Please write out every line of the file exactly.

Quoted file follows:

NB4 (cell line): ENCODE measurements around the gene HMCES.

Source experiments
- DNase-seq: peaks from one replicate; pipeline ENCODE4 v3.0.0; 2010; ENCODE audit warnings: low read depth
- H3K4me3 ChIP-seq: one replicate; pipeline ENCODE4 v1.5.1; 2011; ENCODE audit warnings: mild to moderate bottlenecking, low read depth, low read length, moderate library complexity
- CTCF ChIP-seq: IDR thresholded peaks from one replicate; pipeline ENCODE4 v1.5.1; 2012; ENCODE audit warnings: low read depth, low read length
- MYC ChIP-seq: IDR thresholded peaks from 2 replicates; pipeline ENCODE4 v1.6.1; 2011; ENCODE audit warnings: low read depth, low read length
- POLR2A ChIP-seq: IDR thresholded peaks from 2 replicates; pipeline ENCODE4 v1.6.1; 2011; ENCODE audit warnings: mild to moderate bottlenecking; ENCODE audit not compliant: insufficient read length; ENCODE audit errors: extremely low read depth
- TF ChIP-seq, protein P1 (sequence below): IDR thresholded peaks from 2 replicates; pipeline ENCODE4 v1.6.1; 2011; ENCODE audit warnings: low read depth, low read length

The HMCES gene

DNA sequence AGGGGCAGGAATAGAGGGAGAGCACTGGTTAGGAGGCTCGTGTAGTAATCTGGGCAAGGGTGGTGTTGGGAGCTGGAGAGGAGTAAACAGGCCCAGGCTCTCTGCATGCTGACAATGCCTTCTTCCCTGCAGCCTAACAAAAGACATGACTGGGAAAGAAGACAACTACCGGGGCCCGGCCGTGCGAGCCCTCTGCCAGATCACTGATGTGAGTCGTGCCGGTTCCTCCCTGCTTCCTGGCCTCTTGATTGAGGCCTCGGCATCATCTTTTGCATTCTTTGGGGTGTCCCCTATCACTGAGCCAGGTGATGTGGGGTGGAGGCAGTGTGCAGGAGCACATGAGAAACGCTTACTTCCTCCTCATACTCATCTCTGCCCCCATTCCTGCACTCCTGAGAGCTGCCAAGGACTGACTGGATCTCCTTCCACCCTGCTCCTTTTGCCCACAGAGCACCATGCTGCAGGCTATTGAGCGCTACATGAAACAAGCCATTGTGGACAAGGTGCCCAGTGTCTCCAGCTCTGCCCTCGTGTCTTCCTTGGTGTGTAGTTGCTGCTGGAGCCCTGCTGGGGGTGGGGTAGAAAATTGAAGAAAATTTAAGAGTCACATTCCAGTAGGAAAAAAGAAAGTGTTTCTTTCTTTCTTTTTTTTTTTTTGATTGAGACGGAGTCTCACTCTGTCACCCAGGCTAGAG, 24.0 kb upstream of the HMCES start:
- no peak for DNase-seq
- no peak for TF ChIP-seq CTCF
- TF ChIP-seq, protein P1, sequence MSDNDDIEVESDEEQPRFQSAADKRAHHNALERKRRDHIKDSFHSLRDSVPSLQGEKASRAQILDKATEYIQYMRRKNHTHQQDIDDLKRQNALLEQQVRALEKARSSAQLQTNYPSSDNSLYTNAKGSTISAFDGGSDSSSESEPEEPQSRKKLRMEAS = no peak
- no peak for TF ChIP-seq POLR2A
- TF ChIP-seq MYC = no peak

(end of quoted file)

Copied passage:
NB4 (cell line): ENCODE measurements around the gene HMCES.

Source experiments
- DNase-seq: peaks from one replicate; pipeline ENCODE4 v3.0.0; 2010; ENCODE audit warnings: low read depth
- H3K4me3 ChIP-seq: one replicate; pipeline ENCODE4 v1.5.1; 2011; ENCODE audit warnings: mild to moderate bottlenecking, low read depth, low read length, moderate library complexity
- CTCF ChIP-seq: IDR thresholded peaks from one replicate; pipeline ENCODE4 v1.5.1; 2012; ENCODE audit warnings: low read depth, low read length
- MYC ChIP-seq: IDR thresholded peaks from 2 replicates; pipeline ENCODE4 v1.6.1; 2011; ENCODE audit warnings: low read depth, low read length
- POLR2A ChIP-seq: IDR thresholded peaks from 2 replicates; pipeline ENCODE4 v1.6.1; 2011; ENCODE audit warnings: mild to moderate bottlenecking; ENCODE audit not compliant: insufficient read length; ENCODE audit errors: extremely low read depth
- TF ChIP-seq, protein P1 (sequence below): IDR thresholded peaks from 2 replicates; pipeline ENCODE4 v1.6.1; 2011; ENCODE audit warnings: low read depth, low read length

The HMCES gene

DNA sequence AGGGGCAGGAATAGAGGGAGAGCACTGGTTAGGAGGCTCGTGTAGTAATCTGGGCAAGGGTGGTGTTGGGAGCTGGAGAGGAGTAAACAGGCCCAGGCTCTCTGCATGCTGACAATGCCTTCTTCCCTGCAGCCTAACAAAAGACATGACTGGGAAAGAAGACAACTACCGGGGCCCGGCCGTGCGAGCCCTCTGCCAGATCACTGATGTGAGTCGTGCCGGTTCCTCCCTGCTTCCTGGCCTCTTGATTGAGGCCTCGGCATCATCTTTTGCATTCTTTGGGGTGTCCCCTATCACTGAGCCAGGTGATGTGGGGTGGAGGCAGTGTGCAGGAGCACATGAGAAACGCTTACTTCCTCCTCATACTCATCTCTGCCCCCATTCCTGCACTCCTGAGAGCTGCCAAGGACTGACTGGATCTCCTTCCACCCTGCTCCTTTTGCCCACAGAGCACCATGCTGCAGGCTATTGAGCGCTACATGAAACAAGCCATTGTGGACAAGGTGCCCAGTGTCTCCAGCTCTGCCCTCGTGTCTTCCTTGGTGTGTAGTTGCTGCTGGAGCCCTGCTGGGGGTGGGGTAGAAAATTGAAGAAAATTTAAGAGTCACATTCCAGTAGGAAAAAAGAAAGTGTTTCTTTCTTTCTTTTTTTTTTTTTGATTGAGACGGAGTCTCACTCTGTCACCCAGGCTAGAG, 24.0 kb upstream of the HMCES start:
- no peak for DNase-seq
- no peak for TF ChIP-seq CTCF
- TF ChIP-seq, protein P1, sequence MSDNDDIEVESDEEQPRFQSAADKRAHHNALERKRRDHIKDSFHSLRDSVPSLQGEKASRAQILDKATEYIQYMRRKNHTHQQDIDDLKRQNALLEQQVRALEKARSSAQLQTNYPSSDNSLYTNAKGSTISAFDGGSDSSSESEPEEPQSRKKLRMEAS = no peak
- no peak for TF ChIP-seq POLR2A
- TF ChIP-seq MYC = no peak